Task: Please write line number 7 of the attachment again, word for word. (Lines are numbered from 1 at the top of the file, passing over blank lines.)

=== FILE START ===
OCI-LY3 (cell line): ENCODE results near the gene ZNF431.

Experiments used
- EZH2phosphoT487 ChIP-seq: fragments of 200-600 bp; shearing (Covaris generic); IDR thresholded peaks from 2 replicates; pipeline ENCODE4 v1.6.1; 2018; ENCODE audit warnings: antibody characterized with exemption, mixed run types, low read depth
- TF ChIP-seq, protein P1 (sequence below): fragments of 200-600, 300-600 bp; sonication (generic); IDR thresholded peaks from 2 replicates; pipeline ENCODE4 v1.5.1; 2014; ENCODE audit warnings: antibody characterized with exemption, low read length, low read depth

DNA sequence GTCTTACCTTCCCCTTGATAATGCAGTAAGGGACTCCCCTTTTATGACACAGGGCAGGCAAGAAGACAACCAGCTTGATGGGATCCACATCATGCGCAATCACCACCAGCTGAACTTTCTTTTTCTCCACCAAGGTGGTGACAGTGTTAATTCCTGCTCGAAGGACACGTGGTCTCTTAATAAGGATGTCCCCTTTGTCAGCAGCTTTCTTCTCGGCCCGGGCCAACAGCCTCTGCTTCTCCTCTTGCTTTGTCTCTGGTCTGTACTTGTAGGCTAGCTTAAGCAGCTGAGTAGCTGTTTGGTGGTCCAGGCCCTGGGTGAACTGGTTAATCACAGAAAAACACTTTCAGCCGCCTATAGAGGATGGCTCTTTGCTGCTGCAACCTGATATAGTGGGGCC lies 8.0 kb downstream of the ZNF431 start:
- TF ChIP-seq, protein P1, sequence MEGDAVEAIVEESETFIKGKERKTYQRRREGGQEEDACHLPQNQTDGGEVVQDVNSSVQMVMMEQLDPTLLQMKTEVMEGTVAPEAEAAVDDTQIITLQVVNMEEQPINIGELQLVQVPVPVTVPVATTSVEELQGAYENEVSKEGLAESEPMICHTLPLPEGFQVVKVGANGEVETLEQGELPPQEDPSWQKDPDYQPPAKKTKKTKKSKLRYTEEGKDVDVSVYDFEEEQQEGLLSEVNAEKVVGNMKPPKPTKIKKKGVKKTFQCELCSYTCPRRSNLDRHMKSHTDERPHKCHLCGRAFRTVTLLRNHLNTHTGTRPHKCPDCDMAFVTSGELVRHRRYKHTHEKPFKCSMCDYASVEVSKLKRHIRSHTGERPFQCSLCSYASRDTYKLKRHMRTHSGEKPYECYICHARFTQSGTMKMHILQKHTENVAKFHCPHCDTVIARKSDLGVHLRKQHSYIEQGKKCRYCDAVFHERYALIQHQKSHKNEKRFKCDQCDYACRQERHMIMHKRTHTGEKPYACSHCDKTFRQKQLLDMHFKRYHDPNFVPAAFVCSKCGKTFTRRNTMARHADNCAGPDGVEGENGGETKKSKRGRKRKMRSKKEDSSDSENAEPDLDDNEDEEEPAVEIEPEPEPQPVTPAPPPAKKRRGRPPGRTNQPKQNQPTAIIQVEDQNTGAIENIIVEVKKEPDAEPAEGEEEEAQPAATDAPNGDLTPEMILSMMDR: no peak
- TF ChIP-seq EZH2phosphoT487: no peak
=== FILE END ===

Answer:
- TF ChIP-seq EZH2phosphoT487: no peak